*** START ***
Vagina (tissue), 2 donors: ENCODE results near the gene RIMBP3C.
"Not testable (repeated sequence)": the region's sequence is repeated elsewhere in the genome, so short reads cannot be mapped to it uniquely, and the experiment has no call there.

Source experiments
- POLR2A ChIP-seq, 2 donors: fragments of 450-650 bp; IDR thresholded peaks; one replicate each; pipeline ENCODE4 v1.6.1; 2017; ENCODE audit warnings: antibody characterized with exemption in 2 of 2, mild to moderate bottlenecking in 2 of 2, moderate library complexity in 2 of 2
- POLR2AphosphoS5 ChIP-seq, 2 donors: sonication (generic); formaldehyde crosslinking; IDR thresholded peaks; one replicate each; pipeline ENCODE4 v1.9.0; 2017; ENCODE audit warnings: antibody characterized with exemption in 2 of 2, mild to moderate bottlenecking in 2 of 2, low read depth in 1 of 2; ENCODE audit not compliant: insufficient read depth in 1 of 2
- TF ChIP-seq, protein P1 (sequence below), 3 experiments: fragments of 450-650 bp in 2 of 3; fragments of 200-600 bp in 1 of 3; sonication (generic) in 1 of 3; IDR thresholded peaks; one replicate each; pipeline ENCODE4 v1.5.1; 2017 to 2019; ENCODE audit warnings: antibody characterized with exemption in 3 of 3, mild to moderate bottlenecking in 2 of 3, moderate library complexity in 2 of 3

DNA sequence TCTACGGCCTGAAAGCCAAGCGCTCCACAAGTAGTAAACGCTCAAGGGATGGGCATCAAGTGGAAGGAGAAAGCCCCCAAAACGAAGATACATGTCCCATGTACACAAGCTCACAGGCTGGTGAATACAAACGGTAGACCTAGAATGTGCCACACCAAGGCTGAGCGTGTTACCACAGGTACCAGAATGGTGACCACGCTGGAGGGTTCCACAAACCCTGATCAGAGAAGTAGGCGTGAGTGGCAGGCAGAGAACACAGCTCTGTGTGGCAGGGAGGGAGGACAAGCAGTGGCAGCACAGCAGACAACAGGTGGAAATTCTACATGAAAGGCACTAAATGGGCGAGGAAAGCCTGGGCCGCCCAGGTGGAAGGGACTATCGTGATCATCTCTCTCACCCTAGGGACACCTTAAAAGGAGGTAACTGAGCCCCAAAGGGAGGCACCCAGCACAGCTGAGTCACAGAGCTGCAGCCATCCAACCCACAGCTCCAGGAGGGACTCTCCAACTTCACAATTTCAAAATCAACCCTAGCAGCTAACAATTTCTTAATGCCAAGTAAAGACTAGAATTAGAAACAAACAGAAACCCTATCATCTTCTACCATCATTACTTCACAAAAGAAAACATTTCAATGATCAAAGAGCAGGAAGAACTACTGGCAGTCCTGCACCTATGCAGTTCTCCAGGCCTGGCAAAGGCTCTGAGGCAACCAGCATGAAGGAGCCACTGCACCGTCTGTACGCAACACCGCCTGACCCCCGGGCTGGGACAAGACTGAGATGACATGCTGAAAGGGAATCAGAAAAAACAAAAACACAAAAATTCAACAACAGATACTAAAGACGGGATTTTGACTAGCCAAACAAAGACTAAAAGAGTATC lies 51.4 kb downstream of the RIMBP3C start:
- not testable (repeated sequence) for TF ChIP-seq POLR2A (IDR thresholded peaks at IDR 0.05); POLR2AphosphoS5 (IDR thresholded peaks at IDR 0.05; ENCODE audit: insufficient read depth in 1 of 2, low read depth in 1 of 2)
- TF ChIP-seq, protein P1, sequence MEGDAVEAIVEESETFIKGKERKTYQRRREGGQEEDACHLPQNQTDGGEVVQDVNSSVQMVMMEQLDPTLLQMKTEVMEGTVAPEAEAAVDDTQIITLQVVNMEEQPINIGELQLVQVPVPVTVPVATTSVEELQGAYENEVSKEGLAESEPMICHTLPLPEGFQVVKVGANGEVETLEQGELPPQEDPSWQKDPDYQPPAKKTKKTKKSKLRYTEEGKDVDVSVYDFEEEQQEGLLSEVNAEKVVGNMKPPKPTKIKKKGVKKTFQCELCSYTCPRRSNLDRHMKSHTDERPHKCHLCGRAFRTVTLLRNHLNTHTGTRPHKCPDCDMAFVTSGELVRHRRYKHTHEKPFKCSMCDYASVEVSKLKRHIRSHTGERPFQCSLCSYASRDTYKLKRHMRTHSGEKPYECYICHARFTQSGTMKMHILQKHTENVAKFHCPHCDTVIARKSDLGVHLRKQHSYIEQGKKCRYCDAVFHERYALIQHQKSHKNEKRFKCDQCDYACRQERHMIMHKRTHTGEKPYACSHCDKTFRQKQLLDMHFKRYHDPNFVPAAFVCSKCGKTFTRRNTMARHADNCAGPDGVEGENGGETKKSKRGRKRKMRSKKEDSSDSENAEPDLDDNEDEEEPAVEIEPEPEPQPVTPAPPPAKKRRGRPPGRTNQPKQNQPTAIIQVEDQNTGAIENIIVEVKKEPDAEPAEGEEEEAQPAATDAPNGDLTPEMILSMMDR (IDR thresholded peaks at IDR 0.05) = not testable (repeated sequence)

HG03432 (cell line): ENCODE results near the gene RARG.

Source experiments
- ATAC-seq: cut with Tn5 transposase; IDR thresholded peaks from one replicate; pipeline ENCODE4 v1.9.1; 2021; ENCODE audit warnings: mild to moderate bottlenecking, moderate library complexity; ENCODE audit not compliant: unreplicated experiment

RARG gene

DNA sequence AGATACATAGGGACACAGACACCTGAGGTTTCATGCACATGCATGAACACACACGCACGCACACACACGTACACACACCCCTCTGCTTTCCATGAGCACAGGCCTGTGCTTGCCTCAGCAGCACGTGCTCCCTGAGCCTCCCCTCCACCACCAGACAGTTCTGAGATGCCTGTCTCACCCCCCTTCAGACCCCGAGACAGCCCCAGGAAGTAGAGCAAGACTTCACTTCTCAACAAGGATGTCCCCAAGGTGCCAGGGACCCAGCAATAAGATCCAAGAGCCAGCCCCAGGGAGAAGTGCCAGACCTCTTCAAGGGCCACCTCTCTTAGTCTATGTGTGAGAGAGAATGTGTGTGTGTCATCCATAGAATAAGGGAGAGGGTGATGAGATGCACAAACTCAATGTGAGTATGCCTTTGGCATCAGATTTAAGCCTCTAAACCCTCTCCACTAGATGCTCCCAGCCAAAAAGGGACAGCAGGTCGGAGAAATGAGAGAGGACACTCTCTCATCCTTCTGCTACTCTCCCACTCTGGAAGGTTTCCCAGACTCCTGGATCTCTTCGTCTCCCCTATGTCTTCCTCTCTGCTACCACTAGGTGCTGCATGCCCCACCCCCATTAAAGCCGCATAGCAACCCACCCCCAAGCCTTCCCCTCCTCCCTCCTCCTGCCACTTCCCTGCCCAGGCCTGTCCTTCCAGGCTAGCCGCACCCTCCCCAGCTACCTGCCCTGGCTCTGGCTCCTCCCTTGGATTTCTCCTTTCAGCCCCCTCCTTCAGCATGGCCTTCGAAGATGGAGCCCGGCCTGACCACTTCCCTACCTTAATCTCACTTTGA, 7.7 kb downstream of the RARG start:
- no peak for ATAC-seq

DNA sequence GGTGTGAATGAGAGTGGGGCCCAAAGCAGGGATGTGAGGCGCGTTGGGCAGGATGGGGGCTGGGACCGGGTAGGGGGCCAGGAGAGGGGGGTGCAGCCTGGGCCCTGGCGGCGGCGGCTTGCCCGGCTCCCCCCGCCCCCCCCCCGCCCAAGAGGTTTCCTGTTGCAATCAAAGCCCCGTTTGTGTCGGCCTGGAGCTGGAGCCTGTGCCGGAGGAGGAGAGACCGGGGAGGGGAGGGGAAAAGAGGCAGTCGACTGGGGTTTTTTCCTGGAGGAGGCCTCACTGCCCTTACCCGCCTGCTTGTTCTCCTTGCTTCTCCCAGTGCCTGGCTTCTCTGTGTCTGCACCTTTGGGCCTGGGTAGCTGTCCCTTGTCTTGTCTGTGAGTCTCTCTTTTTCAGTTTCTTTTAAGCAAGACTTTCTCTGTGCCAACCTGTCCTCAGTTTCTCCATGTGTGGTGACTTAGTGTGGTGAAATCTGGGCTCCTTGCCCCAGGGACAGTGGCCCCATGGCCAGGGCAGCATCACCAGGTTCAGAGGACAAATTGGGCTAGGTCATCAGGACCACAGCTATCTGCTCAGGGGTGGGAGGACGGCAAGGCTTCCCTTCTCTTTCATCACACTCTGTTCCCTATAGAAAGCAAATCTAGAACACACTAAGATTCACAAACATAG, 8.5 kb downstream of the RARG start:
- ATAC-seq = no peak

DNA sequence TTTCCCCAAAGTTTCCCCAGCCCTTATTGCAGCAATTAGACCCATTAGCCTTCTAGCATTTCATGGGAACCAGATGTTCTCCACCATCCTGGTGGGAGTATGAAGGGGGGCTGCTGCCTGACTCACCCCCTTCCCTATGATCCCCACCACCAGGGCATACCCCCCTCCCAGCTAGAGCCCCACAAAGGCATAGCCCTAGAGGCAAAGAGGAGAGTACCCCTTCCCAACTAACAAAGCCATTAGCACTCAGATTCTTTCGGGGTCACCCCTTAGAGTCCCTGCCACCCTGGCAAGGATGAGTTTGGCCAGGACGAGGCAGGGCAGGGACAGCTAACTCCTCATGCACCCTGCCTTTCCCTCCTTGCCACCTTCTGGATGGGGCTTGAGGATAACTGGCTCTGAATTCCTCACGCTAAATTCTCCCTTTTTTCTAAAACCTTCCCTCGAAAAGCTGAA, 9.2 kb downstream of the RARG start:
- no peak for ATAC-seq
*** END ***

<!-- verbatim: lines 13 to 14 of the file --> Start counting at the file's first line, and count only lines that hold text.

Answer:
RARG gene

DNA sequence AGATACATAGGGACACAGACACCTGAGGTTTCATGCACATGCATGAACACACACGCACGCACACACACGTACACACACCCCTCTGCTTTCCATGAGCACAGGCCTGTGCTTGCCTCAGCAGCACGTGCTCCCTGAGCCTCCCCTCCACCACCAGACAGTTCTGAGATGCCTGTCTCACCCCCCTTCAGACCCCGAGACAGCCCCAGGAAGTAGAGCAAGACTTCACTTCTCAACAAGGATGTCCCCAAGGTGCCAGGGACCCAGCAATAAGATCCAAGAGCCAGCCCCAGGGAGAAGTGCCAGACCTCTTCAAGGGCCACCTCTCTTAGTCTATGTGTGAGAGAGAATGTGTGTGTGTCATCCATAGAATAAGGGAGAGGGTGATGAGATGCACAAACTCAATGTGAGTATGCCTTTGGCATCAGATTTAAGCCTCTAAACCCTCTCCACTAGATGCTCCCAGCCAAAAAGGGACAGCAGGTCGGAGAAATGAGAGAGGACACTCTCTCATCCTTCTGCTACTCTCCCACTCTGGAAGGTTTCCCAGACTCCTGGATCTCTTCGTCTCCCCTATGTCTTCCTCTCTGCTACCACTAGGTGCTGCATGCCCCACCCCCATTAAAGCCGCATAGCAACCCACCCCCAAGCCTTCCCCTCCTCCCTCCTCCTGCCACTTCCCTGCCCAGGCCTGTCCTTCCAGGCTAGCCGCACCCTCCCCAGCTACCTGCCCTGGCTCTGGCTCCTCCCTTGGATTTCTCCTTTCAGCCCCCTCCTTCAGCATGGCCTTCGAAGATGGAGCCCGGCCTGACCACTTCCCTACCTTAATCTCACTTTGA, 7.7 kb downstream of the RARG start: